Puran Singh - Poet of Emotions
By Navtej Singh, Chandigarh (India)
Puran Singh’s poetry is not merely a piece of literature, there is a flood of emotions; tidings of sentiments; a flow of words, a colour of ecstasies and flight of imagination in it. It’s a miracle of the Endless. Emotions are such as would not stop even if one tried. Sentiments are such as, what are earth, sun, moon or stars, even recognizing God Himself, would absorb Him in its midst!
See yonder! What the poet is doing ‘On the River Bank':
Gathering together tiny, white, clean pebbles.
Worshipping the stones, and kissing, diamonds of his delight!
Heckling the turban with leaves white,
Plucked from the grasses high!
O Mother!, What ecstasy is this!
Calling sometime, shouting at the brances of mulberry trees.
Then shaking them, and awaking them by the shaking.
In a violent sort of passion of affection,
Weeping while embracing the grasses green!!
And what he says:
I know not what I do.
But the poet knows who holds the strings, and:
My soul doth know
I am someone’s
The One strings who holds,
He is flying His kite.
To the poet ‘the World seems a wondrous lake of colours’.
In his poem ‘A Broken Song of Mine’, he says:
Words and words O’mine, from my tiny small hands go dropping,
My hands are small, eminent art the gifts, rivers go flowing.
The poet knows:
Signs are high, young is my age as yet.
But the poet’s flight of imagination is endless,
A bird I am, to Mansarover is my flight.
See, the poet in still a different emotion. On seeing ‘The Cattle Grazing’, his heart desires to be a cattle turned.
Again and again I desire to be a cattle turned.
It hath made me tired – being a human.
And further listen to what he says when he sees ‘The Potter and His Spouse’ shaping the vessels:
Seeing her, I remembered the Potter,
Who hath made this laughing vessel.
On seeing ‘The Labourers’, the poet’s heart says:
Small is their poverty
Great being their contentment,
Cool water and they are alike,
They soothe my mind.
There is a flood of love and emotions for the Nation in the poet’s heart. He says:
I see no other country like that of my Punjab’s land.
Aye! Nowhere is felt the cool breeze like that of Punjab
Water of no place else tastes sweet or suits me more.
Whenever did I return from a foreign land,
Like the sky itself, did I expand.
The poet’s over-brimming and overflowing flood of emotions is expressed by himself through one of his poems:
Aye! I am a sea flowing,
Leaping, meeting everyone,
Drowning and dripping all in my own colour,
I go on thus, yes, an ocean of joy am I.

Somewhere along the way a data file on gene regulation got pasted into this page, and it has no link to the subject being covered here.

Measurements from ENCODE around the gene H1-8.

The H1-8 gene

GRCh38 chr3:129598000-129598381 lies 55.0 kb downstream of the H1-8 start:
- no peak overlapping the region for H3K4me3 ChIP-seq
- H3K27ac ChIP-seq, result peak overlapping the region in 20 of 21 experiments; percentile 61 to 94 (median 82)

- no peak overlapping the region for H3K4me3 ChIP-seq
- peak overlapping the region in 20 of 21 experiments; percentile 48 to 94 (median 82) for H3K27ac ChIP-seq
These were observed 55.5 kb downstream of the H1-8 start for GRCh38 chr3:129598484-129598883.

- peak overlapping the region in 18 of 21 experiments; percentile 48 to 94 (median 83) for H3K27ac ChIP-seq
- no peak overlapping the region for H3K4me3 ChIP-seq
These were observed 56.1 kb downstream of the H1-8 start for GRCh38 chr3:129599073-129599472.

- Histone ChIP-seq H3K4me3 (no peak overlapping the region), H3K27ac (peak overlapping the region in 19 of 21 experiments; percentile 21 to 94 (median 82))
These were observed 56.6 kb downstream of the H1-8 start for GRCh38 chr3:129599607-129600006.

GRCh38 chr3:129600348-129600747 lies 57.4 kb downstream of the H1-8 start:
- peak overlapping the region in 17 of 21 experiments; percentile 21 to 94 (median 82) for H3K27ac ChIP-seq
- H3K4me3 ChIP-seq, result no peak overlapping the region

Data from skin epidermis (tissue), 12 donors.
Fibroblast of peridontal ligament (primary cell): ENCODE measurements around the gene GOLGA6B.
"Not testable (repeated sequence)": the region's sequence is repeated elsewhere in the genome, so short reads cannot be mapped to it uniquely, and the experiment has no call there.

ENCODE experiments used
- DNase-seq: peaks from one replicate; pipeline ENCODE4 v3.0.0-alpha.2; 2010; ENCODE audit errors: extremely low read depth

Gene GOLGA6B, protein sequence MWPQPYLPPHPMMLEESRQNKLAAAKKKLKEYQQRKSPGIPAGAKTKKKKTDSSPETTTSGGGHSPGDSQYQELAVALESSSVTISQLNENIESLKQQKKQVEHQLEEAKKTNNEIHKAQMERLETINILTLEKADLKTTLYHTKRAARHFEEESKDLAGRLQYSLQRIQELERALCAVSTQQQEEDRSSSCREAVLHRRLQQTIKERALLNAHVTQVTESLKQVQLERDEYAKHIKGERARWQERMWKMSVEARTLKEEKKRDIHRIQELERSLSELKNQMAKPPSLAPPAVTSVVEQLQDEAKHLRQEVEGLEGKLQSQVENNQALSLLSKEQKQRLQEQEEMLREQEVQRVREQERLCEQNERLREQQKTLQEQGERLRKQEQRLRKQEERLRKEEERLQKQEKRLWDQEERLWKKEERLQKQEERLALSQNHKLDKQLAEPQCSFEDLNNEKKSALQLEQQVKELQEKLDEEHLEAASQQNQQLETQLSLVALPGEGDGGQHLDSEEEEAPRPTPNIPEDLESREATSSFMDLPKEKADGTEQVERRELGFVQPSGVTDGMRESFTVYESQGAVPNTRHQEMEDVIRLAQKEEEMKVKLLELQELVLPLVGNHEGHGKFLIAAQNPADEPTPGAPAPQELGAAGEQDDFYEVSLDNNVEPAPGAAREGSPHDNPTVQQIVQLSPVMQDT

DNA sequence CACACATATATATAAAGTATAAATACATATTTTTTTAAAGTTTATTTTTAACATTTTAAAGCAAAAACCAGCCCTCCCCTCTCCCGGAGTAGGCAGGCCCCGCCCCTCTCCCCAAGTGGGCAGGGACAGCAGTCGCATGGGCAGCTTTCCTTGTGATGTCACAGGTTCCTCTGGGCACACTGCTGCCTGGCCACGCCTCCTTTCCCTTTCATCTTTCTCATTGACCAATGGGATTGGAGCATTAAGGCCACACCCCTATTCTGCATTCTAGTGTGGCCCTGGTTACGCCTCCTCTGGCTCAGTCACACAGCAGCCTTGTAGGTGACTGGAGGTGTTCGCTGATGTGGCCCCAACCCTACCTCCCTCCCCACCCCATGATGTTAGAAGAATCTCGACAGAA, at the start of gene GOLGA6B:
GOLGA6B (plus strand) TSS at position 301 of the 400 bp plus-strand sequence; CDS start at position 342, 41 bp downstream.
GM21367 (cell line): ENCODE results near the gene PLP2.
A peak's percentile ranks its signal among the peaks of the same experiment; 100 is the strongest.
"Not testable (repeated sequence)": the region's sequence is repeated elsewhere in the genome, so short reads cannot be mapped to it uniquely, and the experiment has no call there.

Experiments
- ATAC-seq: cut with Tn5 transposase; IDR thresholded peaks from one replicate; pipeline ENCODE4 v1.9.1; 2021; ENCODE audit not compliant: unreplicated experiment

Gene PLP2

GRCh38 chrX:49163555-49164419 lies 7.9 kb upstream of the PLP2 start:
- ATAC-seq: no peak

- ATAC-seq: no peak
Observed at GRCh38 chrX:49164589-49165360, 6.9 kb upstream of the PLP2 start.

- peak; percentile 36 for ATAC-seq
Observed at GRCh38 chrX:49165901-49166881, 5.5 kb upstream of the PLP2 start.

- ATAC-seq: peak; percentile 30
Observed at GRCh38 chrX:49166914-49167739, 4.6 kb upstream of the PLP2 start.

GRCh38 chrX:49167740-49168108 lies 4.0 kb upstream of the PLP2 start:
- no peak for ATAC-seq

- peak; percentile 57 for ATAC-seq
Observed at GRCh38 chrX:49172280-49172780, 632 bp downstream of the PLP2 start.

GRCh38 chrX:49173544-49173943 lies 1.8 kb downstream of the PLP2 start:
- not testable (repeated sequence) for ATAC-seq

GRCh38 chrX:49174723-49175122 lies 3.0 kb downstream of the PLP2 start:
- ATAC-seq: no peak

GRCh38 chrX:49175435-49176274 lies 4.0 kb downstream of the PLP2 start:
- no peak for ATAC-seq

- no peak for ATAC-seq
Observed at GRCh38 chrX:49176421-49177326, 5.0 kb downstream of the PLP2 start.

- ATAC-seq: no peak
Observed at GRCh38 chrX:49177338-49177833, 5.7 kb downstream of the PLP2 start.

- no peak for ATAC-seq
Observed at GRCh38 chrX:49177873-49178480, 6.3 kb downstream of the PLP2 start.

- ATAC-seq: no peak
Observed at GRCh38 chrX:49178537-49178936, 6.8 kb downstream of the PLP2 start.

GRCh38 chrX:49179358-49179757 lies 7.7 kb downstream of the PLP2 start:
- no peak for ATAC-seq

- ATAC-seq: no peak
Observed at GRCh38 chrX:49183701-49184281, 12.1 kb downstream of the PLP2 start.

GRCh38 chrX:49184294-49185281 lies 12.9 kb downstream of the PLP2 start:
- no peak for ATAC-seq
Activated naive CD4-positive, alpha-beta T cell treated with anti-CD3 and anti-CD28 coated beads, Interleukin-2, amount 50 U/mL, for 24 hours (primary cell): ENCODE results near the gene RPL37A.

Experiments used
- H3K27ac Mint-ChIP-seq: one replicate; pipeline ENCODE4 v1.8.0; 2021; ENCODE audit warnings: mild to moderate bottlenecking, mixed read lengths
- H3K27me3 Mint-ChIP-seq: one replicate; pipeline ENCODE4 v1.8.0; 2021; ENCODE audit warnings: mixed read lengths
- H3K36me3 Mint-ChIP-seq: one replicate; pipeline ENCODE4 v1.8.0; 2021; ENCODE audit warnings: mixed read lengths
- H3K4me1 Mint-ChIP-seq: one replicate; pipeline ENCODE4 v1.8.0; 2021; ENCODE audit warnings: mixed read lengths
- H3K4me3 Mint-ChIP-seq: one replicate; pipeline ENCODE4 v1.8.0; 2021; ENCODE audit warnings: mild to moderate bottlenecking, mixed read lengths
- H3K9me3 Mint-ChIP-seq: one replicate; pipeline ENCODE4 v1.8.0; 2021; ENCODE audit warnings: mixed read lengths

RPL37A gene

And then see the poet going towards ‘The Bazaar’:
Gaiety of the Bazaar doth drag me,
There’s a joy in the people’s gathering,
There seems a life in the gathering.
In his poem ‘I call for the Punjab’ the poet, over-brimming with emotions and pathos, says:
There be a feeling in the heart,
To live in a sort of pain.
Forgetting, forgiving, remembering only the gifts of God.
In his poem ‘How Lovely this Message Is’, he says:
This tiny heart of mine,
This impatient one, throbs,
doth sob, time and again;
When this voice comes bringing along much hope,
This heart becomes alive, in a moment it is in the sky.
And in his most beautiful poem, ‘A Wild Flower’, the poet cannot hold his contempt for a materialistic wretch. He says:
What doth he know what flood of heart is?
And what tearing the body, go flowing is?
Moving aside a thousand mountains,
What rushing straight of floods is?
What aboding of the Infinite in a tiny heart is?
And being Eternal, What being one with joy and beauty is?
The emotions of heart have become so over-flooded that the poet feels that he can no more control them. In his poem, ‘My Heart’. He says:
Impossible it is for me to control,
to bind this heart of mine.
And in his wondrous poem: ‘Adoration of the Infinite’:
Fly thou now O heart,
Abandon ye this world of mere illusions.
The poet’s soul desires to go above this materialistic, selfish, mean and wretched world. He says in the same poem:
Yonder there, O my soul,
Mountain peaks stand inviting ye,
With arms stretched, they shout.
Those towering snow-covered peaks,
Stand there, like Devies, Calling the Spirit.
And further he explains:
The one who hath seen Guru Nanak,
The one who hath heard of the Lord’s name,
His organs of perception desire to be multiplied by millions.
He doth set forbearance at naught,
limitlessly helpless abut his heart’s desire,
The vastness of skies too isn’t enough,
for the living soul needs Infinite and even more,
What these inhabitants of graves can suggest to be quiet?
What a great personality this poet was, who had such great emotions, sentiments and thoughts, its true knowledge can be fathomed only by reading, knowing and enjoying his literary creations – which I was fortunate enough to do at a very young age!
(Note: The passages from Prof. Puran Singh’s poetry have been rendered into English by yours truly.